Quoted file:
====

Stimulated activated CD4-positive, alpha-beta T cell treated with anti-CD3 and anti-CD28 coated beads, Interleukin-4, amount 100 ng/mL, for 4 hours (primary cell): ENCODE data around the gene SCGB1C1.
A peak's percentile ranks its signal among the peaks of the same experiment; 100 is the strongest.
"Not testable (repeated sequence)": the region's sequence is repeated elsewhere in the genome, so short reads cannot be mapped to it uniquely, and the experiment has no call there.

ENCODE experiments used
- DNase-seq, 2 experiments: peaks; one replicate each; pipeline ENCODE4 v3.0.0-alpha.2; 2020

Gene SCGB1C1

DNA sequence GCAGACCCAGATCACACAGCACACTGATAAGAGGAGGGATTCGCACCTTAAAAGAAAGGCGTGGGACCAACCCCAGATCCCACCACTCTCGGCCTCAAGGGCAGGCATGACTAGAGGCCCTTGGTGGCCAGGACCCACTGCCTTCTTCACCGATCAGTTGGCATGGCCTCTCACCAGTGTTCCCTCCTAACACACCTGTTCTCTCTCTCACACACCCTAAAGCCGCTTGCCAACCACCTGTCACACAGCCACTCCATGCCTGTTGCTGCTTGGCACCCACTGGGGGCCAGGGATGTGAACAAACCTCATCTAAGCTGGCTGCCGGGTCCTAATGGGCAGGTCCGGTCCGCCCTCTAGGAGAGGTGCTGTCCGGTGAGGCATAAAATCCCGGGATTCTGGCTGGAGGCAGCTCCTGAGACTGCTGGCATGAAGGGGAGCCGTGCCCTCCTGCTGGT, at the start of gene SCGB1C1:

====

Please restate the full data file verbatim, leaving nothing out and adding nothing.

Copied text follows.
Stimulated activated CD4-positive, alpha-beta T cell treated with anti-CD3 and anti-CD28 coated beads, Interleukin-4, amount 100 ng/mL, for 4 hours (primary cell): ENCODE data around the gene SCGB1C1.
A peak's percentile ranks its signal among the peaks of the same experiment; 100 is the strongest.
"Not testable (repeated sequence)": the region's sequence is repeated elsewhere in the genome, so short reads cannot be mapped to it uniquely, and the experiment has no call there.

ENCODE experiments used
- DNase-seq, 2 experiments: peaks; one replicate each; pipeline ENCODE4 v3.0.0-alpha.2; 2020

Gene SCGB1C1

DNA sequence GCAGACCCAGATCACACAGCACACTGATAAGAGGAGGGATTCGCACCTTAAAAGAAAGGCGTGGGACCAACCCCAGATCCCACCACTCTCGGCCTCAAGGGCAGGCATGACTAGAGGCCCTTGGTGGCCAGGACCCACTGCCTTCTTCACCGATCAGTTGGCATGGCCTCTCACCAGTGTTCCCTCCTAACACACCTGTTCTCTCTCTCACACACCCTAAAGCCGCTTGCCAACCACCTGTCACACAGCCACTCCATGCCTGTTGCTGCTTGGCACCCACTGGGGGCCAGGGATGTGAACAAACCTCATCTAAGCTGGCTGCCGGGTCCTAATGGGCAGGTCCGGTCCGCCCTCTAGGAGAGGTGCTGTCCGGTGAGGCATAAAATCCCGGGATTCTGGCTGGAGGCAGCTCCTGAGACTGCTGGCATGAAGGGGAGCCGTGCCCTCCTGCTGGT, at the start of gene SCGB1C1: